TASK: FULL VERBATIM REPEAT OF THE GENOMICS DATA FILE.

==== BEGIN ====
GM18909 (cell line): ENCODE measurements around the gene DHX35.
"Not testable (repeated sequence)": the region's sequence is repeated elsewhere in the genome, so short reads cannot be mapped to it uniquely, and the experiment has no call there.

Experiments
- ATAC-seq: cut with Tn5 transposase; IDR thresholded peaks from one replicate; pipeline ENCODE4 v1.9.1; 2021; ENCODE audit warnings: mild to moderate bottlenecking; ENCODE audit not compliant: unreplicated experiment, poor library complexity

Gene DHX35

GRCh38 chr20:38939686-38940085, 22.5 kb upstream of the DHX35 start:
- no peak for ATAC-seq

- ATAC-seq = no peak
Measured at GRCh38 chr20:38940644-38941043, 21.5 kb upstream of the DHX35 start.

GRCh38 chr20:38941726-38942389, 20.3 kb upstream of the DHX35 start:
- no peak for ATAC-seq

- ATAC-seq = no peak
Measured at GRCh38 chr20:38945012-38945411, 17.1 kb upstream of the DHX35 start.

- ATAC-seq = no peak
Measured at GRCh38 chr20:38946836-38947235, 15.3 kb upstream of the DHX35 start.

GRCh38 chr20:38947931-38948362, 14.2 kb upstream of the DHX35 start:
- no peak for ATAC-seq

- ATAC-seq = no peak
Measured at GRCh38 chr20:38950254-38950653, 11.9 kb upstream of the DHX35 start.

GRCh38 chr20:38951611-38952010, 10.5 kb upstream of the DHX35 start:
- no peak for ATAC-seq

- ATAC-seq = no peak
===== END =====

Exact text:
GM18909 (cell line): ENCODE measurements around the gene DHX35.
"Not testable (repeated sequence)": the region's sequence is repeated elsewhere in the genome, so short reads cannot be mapped to it uniquely, and the experiment has no call there.

Experiments
- ATAC-seq: cut with Tn5 transposase; IDR thresholded peaks from one replicate; pipeline ENCODE4 v1.9.1; 2021; ENCODE audit warnings: mild to moderate bottlenecking; ENCODE audit not compliant: unreplicated experiment, poor library complexity

Gene DHX35

GRCh38 chr20:38939686-38940085, 22.5 kb upstream of the DHX35 start:
- no peak for ATAC-seq

- ATAC-seq = no peak
Measured at GRCh38 chr20:38940644-38941043, 21.5 kb upstream of the DHX35 start.

GRCh38 chr20:38941726-38942389, 20.3 kb upstream of the DHX35 start:
- no peak for ATAC-seq

- ATAC-seq = no peak
Measured at GRCh38 chr20:38945012-38945411, 17.1 kb upstream of the DHX35 start.

- ATAC-seq = no peak
Measured at GRCh38 chr20:38946836-38947235, 15.3 kb upstream of the DHX35 start.

GRCh38 chr20:38947931-38948362, 14.2 kb upstream of the DHX35 start:
- no peak for ATAC-seq

- ATAC-seq = no peak
Measured at GRCh38 chr20:38950254-38950653, 11.9 kb upstream of the DHX35 start.

GRCh38 chr20:38951611-38952010, 10.5 kb upstream of the DHX35 start:
- no peak for ATAC-seq

- ATAC-seq = no peak